All-wheel-drive is standard, splitting torque 38 percent front/62 percent rear. Electronic traction control operates at all four wheels. When a loss of traction is encountered, the vehicle responds by reducing engine torque or applying an individual wheel’s brake or both.
There is no low gear, but rather Hill Descent Control, which helps the driver maintain low speeds when descending a hill. Four-wheel disc brakes with anti-lock are standard, as are a wealth of air bags front and rear.
If the performance isn’t enough to draw you in, maybe the looks will. The exterior is taut and muscular, with all the crispness inherent in current BMW design. The rear looks very wide, yet the stance of the vehicle is just right, showing off the X5’s standard 18-inch wheel a nd tires. It was nice nough to draw crowds when parked, earning a thumbs up from the backwards-cap crowd.
Inside the X5, you’ll find all the flexibility and luxury that you’d expect in this class. Standard luxuries include a power tilt/telescopic steering wheel with automatic tilt-up for exiting the vehicle, power front seats with memory settings, acres of leather and wood trim, dual automatic climate control, split folding rear seats, multi-function trip computer and a climate control system that recognizes high levels of air-pollution and adjusts the system accordingly by recirculating cabin air instead.
As expected, the seats were quite comfortable and firm. The wood trim was tasteful, warming the interior nicely. Cabin space was plentiful, although some will wish for more cargo storage. A cargo net is standard.
BMW always has great audio systems and this one was no exception. The only downside was the lack of a weather band, an unusual omission, especially for a vehicle whose specialty is foul weather.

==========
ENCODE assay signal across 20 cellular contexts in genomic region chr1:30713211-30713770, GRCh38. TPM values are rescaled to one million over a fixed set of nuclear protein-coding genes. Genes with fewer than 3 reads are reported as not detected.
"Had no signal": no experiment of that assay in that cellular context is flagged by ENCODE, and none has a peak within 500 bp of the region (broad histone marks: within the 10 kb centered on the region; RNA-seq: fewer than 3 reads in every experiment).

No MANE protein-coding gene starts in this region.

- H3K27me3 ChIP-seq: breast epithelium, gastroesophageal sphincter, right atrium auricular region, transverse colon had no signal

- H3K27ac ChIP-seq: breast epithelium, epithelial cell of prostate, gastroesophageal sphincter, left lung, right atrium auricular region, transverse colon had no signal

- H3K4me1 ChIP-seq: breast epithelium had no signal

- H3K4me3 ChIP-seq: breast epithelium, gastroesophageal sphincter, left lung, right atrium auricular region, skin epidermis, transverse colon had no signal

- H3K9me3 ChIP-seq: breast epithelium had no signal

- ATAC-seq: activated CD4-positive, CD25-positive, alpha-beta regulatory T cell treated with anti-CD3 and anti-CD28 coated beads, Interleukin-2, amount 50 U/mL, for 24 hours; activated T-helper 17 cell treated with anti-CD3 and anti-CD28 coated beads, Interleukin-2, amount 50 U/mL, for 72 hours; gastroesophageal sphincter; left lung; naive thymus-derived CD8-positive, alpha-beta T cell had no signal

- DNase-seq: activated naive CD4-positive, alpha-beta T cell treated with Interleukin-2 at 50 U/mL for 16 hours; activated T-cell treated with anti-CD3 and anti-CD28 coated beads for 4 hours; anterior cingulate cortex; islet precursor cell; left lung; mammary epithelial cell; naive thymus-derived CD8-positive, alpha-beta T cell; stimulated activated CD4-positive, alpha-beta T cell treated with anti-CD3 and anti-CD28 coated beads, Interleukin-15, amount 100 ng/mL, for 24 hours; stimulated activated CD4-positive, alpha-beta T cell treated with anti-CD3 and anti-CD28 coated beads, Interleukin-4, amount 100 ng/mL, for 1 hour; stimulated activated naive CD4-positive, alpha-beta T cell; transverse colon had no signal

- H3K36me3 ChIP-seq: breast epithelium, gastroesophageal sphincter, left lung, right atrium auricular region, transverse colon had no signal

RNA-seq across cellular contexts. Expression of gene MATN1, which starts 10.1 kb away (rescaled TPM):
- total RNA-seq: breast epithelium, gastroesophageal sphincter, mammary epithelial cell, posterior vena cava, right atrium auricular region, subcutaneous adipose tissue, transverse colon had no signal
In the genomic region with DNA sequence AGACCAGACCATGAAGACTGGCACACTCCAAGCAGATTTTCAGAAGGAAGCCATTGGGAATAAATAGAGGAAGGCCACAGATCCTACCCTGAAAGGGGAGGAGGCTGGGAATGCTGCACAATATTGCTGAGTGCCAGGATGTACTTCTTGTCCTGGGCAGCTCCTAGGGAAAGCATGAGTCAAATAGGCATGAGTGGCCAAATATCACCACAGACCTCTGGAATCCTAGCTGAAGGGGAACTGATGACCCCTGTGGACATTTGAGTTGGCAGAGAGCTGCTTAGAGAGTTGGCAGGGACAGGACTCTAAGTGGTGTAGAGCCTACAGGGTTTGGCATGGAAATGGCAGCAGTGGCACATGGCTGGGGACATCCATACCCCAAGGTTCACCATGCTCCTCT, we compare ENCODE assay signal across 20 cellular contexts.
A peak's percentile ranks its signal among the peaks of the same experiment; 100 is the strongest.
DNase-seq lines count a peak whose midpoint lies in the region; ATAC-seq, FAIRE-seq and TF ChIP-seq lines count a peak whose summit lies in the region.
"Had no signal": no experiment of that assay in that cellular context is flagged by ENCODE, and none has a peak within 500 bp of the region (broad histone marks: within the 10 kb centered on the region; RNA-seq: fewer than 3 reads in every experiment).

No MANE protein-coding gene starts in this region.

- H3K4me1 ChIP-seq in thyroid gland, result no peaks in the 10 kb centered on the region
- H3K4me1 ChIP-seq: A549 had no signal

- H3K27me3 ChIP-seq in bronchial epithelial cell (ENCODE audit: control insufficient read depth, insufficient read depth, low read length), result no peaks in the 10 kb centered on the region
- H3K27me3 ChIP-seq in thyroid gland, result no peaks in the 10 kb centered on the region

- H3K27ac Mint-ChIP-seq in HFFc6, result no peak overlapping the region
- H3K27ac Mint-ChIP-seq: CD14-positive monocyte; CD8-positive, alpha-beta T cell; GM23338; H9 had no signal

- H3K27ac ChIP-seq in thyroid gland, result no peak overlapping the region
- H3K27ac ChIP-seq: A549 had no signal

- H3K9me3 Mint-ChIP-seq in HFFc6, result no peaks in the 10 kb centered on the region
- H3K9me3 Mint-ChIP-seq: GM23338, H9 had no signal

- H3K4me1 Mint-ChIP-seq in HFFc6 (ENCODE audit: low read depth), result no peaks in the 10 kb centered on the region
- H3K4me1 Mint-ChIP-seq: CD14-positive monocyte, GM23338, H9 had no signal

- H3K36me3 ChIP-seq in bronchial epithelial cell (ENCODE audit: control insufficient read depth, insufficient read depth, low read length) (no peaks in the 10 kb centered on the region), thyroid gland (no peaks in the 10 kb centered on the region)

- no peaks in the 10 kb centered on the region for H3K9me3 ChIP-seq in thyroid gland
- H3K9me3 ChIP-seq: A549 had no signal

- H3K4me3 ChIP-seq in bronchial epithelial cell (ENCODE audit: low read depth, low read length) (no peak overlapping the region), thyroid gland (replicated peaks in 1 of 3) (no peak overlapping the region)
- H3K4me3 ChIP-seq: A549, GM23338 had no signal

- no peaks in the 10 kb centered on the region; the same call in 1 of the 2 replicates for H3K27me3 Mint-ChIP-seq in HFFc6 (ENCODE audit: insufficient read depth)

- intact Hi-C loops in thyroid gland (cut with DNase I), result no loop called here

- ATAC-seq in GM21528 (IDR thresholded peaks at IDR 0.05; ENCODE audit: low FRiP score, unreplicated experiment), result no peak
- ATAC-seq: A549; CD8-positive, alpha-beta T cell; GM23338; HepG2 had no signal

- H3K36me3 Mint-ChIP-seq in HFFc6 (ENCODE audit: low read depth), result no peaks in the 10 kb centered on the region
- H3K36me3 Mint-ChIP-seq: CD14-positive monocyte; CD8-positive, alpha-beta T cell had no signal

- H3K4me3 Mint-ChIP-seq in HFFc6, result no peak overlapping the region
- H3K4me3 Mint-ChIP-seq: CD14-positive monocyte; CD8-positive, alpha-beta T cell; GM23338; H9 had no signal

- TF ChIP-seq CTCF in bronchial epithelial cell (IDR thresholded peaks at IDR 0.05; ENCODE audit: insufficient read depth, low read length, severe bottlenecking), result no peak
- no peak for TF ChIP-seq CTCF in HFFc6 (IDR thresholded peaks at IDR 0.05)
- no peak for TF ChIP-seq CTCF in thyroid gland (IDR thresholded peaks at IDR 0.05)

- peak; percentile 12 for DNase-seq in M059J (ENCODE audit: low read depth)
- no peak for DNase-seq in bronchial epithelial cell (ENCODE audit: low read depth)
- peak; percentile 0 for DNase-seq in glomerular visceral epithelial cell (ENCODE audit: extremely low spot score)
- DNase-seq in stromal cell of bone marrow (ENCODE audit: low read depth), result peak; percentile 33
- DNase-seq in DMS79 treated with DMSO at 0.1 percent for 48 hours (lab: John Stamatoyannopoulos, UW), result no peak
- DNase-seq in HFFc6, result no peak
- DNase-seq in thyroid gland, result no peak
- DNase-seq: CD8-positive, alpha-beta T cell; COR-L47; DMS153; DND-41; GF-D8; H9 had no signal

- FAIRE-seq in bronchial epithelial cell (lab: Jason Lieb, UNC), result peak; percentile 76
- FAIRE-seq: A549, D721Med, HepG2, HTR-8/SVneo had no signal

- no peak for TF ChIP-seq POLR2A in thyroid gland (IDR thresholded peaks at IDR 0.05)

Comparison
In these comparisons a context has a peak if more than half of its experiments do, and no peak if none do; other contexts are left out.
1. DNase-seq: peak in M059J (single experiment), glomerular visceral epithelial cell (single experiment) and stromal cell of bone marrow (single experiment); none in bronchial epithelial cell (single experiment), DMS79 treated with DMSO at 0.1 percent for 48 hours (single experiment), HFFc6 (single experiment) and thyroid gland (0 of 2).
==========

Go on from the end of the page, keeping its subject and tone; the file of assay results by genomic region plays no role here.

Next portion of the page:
Options for your X5 include a $2,470 Sport Package which upgrades the tires to 19-inch, firms up the suspension, adds sport seats inside and has a titanium color grille insert along with black chrome exhaust tips. Opting for the $850 Activity Package gets you headlight cleaners, rain-sensing ones, including Parking Distance Control (which uses front and rear sensors to detect when objects are too close to the vehicle) and an Onboard Navigation System using a GPS screen among many others.
This handsome, agile SUV has the sporting manners that should calm any enthusiast’s fears that BMW is going soft.
If the $49,970 base price and automatic-transmission-only doesn’t appeal, just wait. For 2001, BMW is releasing an X5 with a 3-liter double-overhead-cam in-line-six, 225 horsepower and a 5-speed manual for 10 grand less.
No matter which one you buy, this SUV answers the tug of heart most enthusiasts grapple with when facing a new purchase: sport utility or sports sedan? With the X5, you get both sports sedan manners and SUV practicality, making this one tops in its field.
>> 2000 BMW X5 4.4i
Engine: 4.4-liter DOHC 32-valve V8 with variable-valve timing
Transmission: 5-speed Steptronic automatic transmission
Tires: 225/55R18 H all-season
Wheelbase: 111 inches
Length: 183.7 inches
Width: 73.7 inches
Weight: 4,828 pounds
Towing capacity: 6,000 pounds
Base price: $49,970
EPA rating: 13 mpg city, 17 mpg highway
Test mileage: 12 mpg
Fuel type: Premium only